The latest news, our picks, your questions, and Gordan's rant!
This time around it was a full podcast room as we tackled the latest industry developments, including the future of our very own magazine. First up Deputy editor Gordon Mah Ung kicked off a discussion on AMD's 5GHz CPU and its position in the enthusiast market, then Editor in Chief Katherine Stevenson dished on the rumors surrounding the Microsoft Surface refresh, and finally Associate Editor Tom McNamara opined on the state of the PC industry. We closed Edpisode #207 of the Maximum PC Podcast with some tablet talk, tons of reader questions, our editors' picks, and Gordon's signature rant.
Failed Surface RT strategy costing Microsoft millions of dollars
Remember when Acer tried to warn Microsoft to steer clear of competing in the hardware market, telling the Redmond outfit that the hardware business is like "hard rice" and "is not so easy to eat?" Well, Microsoft should have listened. That's easy to say on hindsight, but it's not as if Microsoft's strategy wasn't fraught with criticism from the get-go. Having ignored the advice of Acer and other hardware partners who weren't stoked about Surface, Microsoft is now paying the price.
Surface RT now available at a more reasonable price
On hindsight, Microsoft overestimated the demand for its ARM-based Surface RT tablets and the willingness of consumers to pay $500 for an unproven slate. What made Surface RT an even tougher sell at the original asking price is that Android slates have been getting much more affordable in recent months. Stuck with all that stock, Microsoft is reportedly planning to slash $150 off the price of Surface RT.
EA Labels president Frank Gibeau has raised a few eyebrows by suggesting that the next generation of tablet devices will catch up to the PlayStation 3 (PS3) and Xbox 360 in the graphics department. While the potential is there, we have a hard time imagining such a scenario when tablet makers are so focused on delivering lower cost devices, though maybe Gibeau knows something we don't.
As a consumer, you have to love price wars, so long as both companies competing for your dollars stay in business. Right now there's a price war brewing between Barnes & Noble with its Nook HD and HD+ tablets, and Amazon with its Kindle Fire HD tablets, the latter of which is now on sale starting at $169. This is a temporary price cut and if you're a Prime member, you get free 2-day shipping to boot.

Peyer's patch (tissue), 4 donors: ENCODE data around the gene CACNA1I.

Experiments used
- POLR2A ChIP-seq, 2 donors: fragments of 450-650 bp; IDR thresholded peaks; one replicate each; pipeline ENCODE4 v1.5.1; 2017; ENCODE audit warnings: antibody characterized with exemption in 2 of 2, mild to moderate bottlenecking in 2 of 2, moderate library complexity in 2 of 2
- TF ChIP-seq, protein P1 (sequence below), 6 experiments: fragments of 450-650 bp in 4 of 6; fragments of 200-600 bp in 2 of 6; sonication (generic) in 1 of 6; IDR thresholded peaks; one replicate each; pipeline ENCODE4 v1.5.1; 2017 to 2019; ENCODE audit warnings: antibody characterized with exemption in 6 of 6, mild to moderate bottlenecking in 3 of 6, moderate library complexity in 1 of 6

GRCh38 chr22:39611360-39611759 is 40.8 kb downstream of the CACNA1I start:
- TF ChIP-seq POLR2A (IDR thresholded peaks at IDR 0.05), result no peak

A cheap Android tablet from a name brand manufacturer
Asus just threw the gauntlet down by launching its low-price Memo Pad HD 7, a 7-inch Android tablet that's surprisingly feature-rich for the money. The MSRP is listed as $149, the same as the original Memo Pad 7, but this time around you get quite a bit more for the money, not the least of which is an upgrade from a 1GHz single-core chip to a quad-core processor clocked at 1.2GHz.
You'd have to stick your head under a rock the size of Kansas to miss the current trend towards mobile devices, and it's certainly true that OEMs (save for Lenovo) are getting hammered by slumping desktop and notebook sales. But just like Rocky Balboa, it would be a mistake to count traditional PCs out of the fight. In fact, desktops and notebooks combined will continue to outpace tablets through this year and next, according to Gartner.
Sony markets its Vaio Tap 20 as a mobile desktop, but you could say that about any portable computer. We think “laptablet” is closer to the mark. With its 20-inch display, the Tap 20 is both a big laptop and a gargantuan tablet. And it wouldn’t make any sense at all without Windows 8.
Note: This review was taken from the April issue of the magazine.
Devices makers are aggressively pushing Android as a viable platform for your living room entertainment needs, hence consoles like Ouya, Mojo, and more. The Unu tablet is a similar attempt at getting gamers to fire up Android titles in the living room, but in a different way. It's a 7-inch slate that plugs into your TV, which in and of itself isn't a fancy trick since many tablets already have HDMI output, but the difference here is it turns your television into a smart console of sorts.
Microsoft continues to lob advertising grenades at Apple's iPad.
I have to admit, I'm finally impressed with Microsoft's ability to market. That's not something I can recall saying before, certainly not when Microsoft tried to counter the humorous (but misleading) Mac vs PC commercials with a series of Jerry Seinfeld ad spots. While Apple was busy clowning Windows Vista, Microsoft figured it was a good idea to show Seinfeld shopping for shoes. Seriously. Thankfully, Microsoft isn't making the same mistake in mobile, and its latest ads are actually quite funny.